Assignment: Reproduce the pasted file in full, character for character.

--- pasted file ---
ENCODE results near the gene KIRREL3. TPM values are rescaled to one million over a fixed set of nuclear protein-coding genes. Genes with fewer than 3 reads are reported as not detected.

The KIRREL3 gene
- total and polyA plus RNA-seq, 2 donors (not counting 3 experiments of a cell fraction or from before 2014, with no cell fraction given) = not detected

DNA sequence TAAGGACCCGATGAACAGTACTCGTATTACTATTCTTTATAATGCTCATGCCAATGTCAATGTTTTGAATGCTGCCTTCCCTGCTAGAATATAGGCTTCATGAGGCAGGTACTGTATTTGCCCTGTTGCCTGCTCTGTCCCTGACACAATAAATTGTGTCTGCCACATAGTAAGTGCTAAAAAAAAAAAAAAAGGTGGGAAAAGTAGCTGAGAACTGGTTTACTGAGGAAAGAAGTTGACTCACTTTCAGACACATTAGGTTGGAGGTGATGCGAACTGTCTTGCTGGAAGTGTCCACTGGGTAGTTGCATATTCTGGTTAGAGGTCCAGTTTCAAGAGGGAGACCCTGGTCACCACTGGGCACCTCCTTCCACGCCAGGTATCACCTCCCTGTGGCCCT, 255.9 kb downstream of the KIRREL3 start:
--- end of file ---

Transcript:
ENCODE results near the gene KIRREL3. TPM values are rescaled to one million over a fixed set of nuclear protein-coding genes. Genes with fewer than 3 reads are reported as not detected.

The KIRREL3 gene
- total and polyA plus RNA-seq, 2 donors (not counting 3 experiments of a cell fraction or from before 2014, with no cell fraction given) = not detected

DNA sequence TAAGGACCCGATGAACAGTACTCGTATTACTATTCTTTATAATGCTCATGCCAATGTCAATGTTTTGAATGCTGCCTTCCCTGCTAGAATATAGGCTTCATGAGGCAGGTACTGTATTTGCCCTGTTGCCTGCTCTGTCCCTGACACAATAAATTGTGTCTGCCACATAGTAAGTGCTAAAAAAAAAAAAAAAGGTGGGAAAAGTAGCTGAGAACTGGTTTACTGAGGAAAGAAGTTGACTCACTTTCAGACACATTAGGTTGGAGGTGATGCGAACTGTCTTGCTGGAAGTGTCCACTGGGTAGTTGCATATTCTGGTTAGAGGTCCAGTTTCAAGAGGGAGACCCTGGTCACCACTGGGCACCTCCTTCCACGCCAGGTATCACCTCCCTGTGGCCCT, 255.9 kb downstream of the KIRREL3 start: